As the old adage goes, "like father, like son." Almost two months after I canceled my Netflix account, my parents were thinking about doing the same. I found out when my mom emailed me asking for advice, and so I replied "why do this on email when I can just call?"
A short while later, and I actually talked my parents into giving Netflix another chance (though I can tell they're still ready to give it the heave-ho). Fortunately for them, and myself, it's easy to cancel Netflix. Though if you ask my friends, the act of going to Netflix's account page and canceling is just a bit too much work. They're likely worried about the FOMO related to canceling one of the best streaming services.
Allow me to explain why my parents are thinking of canceling Netflix, and the show that's keeping them there.
Netflix's new pricing didn't help with my parents
Times aren't tight, exactly, but both of my parents are retired, and Netflix's price hike isn't helping. Like everyone else, they're taking a firm look at their budgets and seeing what is necessary.
On the phone, my mom told me it all began when she was doing her taxes "I saw I was paying a lot for Netflix (now $19.99 per month) — and I was already paying $6.99 here and $5.99 there for things I really wanted."
So, why didn't she and my father want Netflix?
Netflix isn't giving them the right kind of international flair
I've known for quite some time that my parents TV tastes are strictly escapist. No, they're not interested in fantasy flair (this is one thing we have in common). They prefer programs that take place outside of the United States, preferably in England or Europe.
To meet those needs, they've taken to watching three other streaming services a lot more, as my mom said "we're attracted to Acorn [$6.99 per month] and BritBox [also $6.99 per month] and MHz [$7.99 per month]." That adds up to $21.97 per month, which is more than the Premium Netflix account.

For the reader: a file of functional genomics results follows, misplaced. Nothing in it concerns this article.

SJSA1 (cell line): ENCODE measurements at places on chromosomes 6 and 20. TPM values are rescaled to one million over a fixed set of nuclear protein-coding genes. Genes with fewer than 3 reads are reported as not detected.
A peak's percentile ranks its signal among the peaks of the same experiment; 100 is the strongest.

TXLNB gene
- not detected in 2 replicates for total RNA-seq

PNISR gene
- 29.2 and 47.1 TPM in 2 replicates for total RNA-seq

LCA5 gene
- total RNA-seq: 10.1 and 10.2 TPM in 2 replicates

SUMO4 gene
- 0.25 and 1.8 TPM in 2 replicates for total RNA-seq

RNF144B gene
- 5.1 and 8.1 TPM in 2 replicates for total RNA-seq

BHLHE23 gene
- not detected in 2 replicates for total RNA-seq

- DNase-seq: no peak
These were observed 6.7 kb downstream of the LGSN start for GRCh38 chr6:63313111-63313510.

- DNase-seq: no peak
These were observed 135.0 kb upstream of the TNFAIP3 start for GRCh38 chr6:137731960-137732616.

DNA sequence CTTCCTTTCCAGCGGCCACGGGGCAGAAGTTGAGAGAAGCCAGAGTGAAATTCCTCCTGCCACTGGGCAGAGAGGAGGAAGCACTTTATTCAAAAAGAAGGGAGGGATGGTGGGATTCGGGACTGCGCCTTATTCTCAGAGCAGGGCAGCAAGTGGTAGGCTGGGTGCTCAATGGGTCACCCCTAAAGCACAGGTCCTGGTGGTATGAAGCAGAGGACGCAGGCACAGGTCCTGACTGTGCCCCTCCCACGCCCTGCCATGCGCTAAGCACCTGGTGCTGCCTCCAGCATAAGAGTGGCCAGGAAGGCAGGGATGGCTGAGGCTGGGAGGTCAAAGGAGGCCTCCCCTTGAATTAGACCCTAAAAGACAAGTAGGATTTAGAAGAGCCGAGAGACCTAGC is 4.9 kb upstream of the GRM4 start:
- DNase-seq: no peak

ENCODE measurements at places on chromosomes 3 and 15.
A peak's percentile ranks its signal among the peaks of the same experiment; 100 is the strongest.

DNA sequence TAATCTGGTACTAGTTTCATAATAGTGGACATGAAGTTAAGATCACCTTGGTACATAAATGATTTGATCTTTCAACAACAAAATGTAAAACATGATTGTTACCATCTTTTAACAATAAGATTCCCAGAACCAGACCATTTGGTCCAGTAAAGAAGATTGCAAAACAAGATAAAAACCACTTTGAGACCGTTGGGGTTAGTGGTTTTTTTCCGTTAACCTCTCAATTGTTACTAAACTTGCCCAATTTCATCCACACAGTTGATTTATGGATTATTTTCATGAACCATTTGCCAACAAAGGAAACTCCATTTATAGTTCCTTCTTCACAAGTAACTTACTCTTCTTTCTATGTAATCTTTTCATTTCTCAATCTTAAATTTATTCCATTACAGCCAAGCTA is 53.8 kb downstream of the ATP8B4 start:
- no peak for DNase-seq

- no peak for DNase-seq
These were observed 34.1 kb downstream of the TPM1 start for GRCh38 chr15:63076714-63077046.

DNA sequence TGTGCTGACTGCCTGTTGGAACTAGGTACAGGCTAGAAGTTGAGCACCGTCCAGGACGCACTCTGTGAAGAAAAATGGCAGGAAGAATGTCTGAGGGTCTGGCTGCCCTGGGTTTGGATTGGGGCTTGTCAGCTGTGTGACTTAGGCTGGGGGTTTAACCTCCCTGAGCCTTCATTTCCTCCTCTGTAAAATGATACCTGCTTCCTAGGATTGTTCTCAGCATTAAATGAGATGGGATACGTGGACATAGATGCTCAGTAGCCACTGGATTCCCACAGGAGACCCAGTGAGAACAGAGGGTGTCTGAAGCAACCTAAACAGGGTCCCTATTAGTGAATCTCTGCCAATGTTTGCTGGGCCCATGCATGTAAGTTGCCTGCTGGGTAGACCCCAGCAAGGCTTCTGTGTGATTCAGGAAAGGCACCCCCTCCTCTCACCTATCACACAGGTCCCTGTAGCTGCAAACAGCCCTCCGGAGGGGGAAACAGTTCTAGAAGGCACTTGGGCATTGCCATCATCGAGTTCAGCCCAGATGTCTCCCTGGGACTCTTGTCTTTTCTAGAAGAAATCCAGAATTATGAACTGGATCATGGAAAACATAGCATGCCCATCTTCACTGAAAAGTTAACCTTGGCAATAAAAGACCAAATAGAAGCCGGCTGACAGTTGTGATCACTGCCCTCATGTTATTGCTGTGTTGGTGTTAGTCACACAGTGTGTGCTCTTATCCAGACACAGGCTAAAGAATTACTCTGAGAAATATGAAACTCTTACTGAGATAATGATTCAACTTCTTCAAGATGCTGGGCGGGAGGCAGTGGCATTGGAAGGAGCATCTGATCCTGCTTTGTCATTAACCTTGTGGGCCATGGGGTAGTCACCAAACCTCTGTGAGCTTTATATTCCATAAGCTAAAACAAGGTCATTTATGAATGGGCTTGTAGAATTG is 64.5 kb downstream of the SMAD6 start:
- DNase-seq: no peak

So, to counter this argument that Netflix doesn't have enough UK and Euro fare, I asked her if she'd tried Bridgerton. Her reaction began with a very polite "nah," before calling it "just a costume drama," and "all bodice-ripping." Not that she would want to define their tastes as strictly highbrow: "we watch a lot of facile stuff, I don't want to call it crap, but you know."
Interestingly enough, she said "Netflix content? I'm not interested." I was a bit surprised that someone could make a blanket statement about the wide range of Netflix's library. But the more we talked, the more I realized that she's only going off of the Netflix home screen, and the stuff it's promoting and recommending isn't as knowledgable as, say, her son who covers streaming media for a living.
Why my parents are keeping Netflix — for now
So when I mentioned Peaky Blinders — one of the most popular shows on Netflix — and she didn't acknowledge that it was a potential show she'd want to watch (it takes place in Birmingham, England, for starters), I was curious. So I rattled off the description of the series, and when I said "Irish-Romani," I could hear the positivity in her voice. This was when she basically decided to give Netflix a stay of execution.
This is when I realized that my mother isn't aware that some of these Netflix Originals are actually from other channels or services. Peaky Blinders, of course, is originally a BBC series. Then, my mom casually brought up the fact that they'd come back to Netflix if Derry Girls gets a new season. A quick Google search later, I found out that Derry Girls is another Netflix show that isn't from Netflix, it's instead from Channel 4 in the U.K.. A new season of Derry Girls is coming, and it will probably be on Netflix, too.
Why Netflix failed to recommend Peaky Blinders to them, though, is a big question I have.
Of course, my mom provided a caveat: "television tastes are so particular, my tastes are wildly different from even my closest friends." And this is what Netflix is trying to take into consideration with its very wide gamut of content. But this conversation is proof that for everyone who wants a wide range of content, Netflix may be too
much of a generalist service.
A solution may be on the horizon
Yes, we could just share an account and break Netflix's cross-household account sharing terms of service. While that's a popular move (and one of our Netflix tips and tricks), Netflix is cracking down on account-sharing.
Right now, Netflix is testing a $2.99 per month surcharge to add people who stream in different households to the same account. If they provided that, we may try it. But that feature isn't available here, so we can't. Oh well.
Looking for something else to watch? Check out the St. Peter's vs North Carolina live stream.
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Henry is a managing editor at Tom’s Guide covering streaming media, laptops and all things Apple, reviewing devices and services for the past seven years. Prior to joining Tom's Guide, he reviewed software and hardware for TechRadar Pro, and interviewed artists for Patek Philippe International Magazine. He's also covered the wild world of professional wrestling for Cageside Seats, interviewing athletes and other industry veterans.